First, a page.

There were 21 members and guests present at the meeting. Robert Bradford introduced Jon Christie a Health and Safety Advisor from BAM Ritchies who is the Chairman of the British Drilling Association (BDA) as well as being a representative on the BSI centre for EU normalisation which then brings together EU standards on the way to becoming ISO standards; currently they are working on EN 16228: Drilling and Foundation Equipment which is being revised.
The BDA was founded in 1976 and covers all sections of drilling except oil and gas and has representatives from all aspects of the industry including manufacturers and consulting engineers. The aim of the organisation is to improve health and safety and to establish a minimum standard that companies work too. The majority of the membership work in ground investigation and geotechnical areas. The BDA produces documents that are essential for those working in the industry including clients with the main document being the Health and Safety Manual although other guidance documents are also available. The BDA have also developed an NVQ covering drilling operations and member companies are regularly audited to ensure they meet minimum standards. Members of the drill crew should now all hold relevant CSCS cards for the operations they are undertaking.
The BDA run technical standards to keep industry up to date with developments in the industry and during meetings fully analyse incidents to ensure that member companies are aware of issues, information on incidents is then used to influence the standards committees such as EN 16228. Due to the influence of the BDA standards have been improved on shell and auger rigs where secondary winches have been introduced minimising the risk of collapse during erection and dismantling. They are also heavily involved in ensuring that guarding standards for rotary rigs are continuously improved. Drilling and blasting operations have recently become part of the remit of the BDA who now work closely with the Mineral Products Qualifications Council.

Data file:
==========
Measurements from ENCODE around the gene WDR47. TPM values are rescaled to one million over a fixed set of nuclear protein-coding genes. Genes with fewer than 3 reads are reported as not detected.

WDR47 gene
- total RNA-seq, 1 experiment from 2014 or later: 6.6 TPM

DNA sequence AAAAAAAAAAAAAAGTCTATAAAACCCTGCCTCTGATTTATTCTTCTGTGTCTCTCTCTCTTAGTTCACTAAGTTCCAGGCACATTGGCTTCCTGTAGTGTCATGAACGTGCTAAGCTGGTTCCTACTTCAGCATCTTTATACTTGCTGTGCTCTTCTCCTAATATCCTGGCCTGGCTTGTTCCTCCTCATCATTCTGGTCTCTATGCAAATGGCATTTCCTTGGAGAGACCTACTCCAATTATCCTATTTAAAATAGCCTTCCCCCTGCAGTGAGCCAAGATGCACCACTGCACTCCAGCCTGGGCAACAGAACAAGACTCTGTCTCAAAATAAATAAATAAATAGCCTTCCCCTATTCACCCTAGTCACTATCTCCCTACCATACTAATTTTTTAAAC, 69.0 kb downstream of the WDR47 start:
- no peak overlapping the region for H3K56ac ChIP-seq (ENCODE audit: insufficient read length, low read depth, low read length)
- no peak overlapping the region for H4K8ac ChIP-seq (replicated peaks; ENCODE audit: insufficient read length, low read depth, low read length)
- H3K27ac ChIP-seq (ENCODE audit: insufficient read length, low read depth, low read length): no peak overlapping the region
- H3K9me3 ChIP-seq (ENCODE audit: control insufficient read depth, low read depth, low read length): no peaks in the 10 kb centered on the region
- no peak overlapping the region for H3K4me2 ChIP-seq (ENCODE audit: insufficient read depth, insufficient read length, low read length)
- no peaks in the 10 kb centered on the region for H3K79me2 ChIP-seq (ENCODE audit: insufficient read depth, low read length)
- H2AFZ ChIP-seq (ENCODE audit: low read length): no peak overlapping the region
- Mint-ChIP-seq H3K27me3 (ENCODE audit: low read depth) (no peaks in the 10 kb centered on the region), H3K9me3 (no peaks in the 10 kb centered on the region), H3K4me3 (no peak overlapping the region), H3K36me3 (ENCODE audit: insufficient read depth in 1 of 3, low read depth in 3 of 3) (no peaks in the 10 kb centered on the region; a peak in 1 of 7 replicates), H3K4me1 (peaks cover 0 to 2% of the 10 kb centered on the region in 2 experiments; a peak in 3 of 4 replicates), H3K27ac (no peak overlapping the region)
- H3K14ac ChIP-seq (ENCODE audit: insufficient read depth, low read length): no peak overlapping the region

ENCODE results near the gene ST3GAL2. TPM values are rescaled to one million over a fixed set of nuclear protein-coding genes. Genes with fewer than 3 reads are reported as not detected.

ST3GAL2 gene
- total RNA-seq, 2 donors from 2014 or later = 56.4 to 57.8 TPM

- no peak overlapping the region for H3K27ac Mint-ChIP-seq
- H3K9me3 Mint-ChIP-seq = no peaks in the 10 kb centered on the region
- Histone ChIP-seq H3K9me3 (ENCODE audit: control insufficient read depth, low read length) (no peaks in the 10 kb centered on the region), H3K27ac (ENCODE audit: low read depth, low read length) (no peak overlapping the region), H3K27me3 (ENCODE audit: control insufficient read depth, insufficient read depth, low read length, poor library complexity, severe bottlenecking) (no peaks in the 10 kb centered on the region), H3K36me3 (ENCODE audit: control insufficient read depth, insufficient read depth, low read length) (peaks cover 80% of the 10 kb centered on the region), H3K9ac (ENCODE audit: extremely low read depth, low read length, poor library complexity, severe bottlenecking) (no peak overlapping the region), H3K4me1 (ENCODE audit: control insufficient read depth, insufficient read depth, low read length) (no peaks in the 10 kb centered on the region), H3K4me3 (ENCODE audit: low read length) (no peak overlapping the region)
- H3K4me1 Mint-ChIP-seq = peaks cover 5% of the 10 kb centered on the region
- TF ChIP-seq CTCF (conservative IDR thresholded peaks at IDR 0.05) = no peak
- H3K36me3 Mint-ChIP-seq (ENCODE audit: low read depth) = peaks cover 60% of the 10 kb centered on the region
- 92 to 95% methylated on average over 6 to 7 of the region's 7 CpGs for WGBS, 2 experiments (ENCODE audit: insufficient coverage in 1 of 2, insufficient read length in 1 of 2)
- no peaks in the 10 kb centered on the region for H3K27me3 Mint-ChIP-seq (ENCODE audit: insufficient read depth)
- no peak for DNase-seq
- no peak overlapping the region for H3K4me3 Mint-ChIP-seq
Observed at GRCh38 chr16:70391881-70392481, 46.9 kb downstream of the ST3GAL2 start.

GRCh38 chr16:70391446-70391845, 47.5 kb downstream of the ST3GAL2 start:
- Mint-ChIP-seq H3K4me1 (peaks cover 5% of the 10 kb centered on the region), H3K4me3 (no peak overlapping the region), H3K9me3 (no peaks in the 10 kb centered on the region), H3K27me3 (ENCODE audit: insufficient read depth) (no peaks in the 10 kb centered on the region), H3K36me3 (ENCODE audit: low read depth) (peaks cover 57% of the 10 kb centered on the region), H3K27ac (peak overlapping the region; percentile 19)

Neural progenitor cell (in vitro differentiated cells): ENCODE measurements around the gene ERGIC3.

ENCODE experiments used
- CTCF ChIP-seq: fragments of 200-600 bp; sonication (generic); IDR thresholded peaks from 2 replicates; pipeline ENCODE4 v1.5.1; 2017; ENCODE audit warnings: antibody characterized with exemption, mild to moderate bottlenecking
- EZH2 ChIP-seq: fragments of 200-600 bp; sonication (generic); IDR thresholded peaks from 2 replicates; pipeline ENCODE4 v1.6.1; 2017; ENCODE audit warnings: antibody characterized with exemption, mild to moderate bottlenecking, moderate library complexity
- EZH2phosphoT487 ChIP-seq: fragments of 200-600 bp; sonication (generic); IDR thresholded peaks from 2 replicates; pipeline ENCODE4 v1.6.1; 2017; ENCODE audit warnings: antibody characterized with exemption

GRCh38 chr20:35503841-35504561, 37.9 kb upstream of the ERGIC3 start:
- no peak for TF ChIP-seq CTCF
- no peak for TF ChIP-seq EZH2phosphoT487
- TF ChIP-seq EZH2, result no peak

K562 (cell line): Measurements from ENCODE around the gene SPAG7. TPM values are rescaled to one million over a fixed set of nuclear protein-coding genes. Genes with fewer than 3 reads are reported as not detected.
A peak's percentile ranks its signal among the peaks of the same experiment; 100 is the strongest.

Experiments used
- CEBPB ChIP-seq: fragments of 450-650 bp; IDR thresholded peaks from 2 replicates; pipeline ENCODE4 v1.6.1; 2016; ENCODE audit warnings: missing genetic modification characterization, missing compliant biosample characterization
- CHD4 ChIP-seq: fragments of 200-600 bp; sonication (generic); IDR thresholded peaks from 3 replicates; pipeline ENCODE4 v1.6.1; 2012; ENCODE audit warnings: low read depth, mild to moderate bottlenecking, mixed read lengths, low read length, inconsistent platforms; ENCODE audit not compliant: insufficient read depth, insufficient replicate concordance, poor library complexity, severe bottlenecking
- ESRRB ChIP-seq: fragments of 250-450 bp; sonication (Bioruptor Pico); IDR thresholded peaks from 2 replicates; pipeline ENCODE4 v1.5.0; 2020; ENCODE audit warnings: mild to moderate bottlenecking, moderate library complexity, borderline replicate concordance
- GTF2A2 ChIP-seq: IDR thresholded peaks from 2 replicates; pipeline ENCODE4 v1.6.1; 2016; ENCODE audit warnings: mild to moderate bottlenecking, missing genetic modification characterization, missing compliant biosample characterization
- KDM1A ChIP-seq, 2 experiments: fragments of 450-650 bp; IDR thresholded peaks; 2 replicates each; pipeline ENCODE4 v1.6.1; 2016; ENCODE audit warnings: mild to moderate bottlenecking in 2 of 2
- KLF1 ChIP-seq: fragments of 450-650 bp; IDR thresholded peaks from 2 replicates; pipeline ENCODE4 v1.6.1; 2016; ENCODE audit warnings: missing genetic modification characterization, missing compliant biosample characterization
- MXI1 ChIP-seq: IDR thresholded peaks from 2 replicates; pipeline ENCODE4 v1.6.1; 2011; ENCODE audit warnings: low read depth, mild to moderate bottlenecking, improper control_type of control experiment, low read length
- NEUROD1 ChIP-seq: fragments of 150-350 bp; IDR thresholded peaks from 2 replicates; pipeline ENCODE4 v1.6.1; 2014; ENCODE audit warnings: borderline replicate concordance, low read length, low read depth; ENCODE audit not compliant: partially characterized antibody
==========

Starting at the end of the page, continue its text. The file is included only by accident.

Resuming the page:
When working in drilling operations there are two types of rig that you are likely to encounter Shell and auger also known as cable percussion rigs (look like a tripod) and rotary rigs.
When working with a shell and auger rig clients should understand what they are looking at (BDA guidance can help with this).
When working with cable percussive rigs the rig should be sitting on a level surface and the horizontal bars (spreader aside stays) at ground level and above head hide should be fived in place using pins and R clips. Guards should be fitted over the open winch drum and clutch plate assembly but remember that the rope has to be able to freely move so the gap may be bigger than you expect. Older machines are having these guards retrofitted. At the top of the mast there should be a loop to prevent the wire rope from jumping off the pulley wheel. Secondary winches have been in use for many years so rigs should no longer be in use without these.
When a rotary rig turns up on site there should be guards in place to prevent people becoming entangled in any rotating parts. Generally these guards should be fitted with interlocked guards and the guards should cover all rotating parts (check when drilling inclined or horizontal holes that the guarding is adequate). In vertical drilling a space is permitted at the bottom of the mast and the guard should be positioned to prevent people from reaching over the top to the rotating shaft. The interlocked guard should stop rotation very quickly but not immediately as this may cause damage to the machine. In some circumstances for example when another drilling rod is being added to the drill string the operator will have to enter the area. In this case there should be a system in place to allow the rod to be screwed in place at very low rotation speeds. This control has various other controls built in to discourage use of the rig with the guard open.
The BDA is developing a guidance document to cover key points that clients should be aware of when a drill rig turns up on site.
Robert thanked Jon for his presentation before moving on to other business.